In its 40th year of service, Youth Services System has more than a birthday to celebrate.
A Graduation ceremony for the 47th Basic Academy class of the State of West Virginia Division of Juvenile Services was held May 2 at Catholic Charities Center. The academy is responsible for correctional officer training.
Comprised of YSS Northern Regional Juvenile Center employees, the 47th class was the first to be trained in Wheeling. For 27 years the center has served youth in juvenile detention in the Northern Panhandle.
Graduates of the 47th Basic Academy class included Robert Bundock, Erika Campbell, Jerrett Foster, Kristine Hartley, Forest Hendrickson, Brandt Mazeroski, Krisinda McMahon, Kirk Pittman, Donna Rowlands, Jennifer Snyder and Derrick Woods. The group spent several weeks learning safety and intervention techniques via traditional and role-playing methods.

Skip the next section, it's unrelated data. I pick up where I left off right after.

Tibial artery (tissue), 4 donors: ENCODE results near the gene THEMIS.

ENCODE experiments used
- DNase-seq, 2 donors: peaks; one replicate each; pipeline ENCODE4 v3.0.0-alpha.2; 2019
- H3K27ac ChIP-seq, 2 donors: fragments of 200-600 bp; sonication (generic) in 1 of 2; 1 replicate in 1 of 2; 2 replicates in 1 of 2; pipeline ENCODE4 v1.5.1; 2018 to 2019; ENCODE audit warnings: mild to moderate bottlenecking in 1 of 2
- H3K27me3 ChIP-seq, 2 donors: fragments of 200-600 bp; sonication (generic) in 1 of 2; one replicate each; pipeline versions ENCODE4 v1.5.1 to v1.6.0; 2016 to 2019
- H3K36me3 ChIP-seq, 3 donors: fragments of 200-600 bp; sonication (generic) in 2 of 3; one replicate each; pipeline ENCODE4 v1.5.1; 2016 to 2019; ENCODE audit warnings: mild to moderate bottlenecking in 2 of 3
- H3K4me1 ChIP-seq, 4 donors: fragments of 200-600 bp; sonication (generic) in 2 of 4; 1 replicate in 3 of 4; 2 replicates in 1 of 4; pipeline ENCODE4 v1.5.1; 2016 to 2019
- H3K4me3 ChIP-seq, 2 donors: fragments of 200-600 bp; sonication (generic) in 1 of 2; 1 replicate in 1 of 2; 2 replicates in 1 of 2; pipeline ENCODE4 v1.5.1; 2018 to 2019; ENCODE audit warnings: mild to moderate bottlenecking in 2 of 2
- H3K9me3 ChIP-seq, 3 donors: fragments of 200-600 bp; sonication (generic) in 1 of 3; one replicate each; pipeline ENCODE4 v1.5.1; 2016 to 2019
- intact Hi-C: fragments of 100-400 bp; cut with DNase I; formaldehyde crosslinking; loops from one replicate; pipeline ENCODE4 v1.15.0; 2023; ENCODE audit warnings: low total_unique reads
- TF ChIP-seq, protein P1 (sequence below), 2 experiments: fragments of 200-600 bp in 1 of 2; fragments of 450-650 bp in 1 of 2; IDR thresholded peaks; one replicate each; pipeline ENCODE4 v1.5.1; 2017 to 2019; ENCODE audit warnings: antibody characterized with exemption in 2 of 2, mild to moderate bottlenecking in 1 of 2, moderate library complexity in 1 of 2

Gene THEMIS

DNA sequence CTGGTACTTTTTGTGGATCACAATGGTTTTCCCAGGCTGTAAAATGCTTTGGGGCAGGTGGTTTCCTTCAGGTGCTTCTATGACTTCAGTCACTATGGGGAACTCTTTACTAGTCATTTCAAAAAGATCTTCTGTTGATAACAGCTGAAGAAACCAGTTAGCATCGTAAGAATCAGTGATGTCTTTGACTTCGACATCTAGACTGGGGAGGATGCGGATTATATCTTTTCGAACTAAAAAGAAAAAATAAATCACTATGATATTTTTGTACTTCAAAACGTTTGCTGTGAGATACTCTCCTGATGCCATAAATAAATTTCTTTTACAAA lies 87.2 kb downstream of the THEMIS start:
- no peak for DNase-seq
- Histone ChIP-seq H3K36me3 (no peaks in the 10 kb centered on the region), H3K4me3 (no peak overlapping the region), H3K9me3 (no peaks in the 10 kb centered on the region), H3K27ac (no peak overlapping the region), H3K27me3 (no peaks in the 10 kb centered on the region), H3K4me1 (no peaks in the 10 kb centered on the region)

"It takes people to help change people, and we want our people to be the best they can be," YSS Executive Director John Moses said. "(The Academy) gives our employees a lot of good information, insights and techniques in dealing with the many behaviors that the kids would exhibit. Our primary mission is to rehabilitate and restore the spirits of these kids."
Stephanie Bond, acting director of the Division of Juvenile Services, said juveniles can tell when correctional officers care about them.
"You guys make the difference," Bond said.
Keynote speaker for the event was Wheeling Police Chief Shawn Schwertfeger, who shared his own continued learning on-the-job even after 23 years in law enforcement.
"You are now a public servant, and by accepting this challenge you will now have a complex and difficult job," said Schwertfeger to the graduates.
Indeed, the 47th class embraced both the challenge as well as their group unity. Asking his fellow graduates "Who are we?" elected class speaker Robert Bundock received a "47!" response in unison from the group.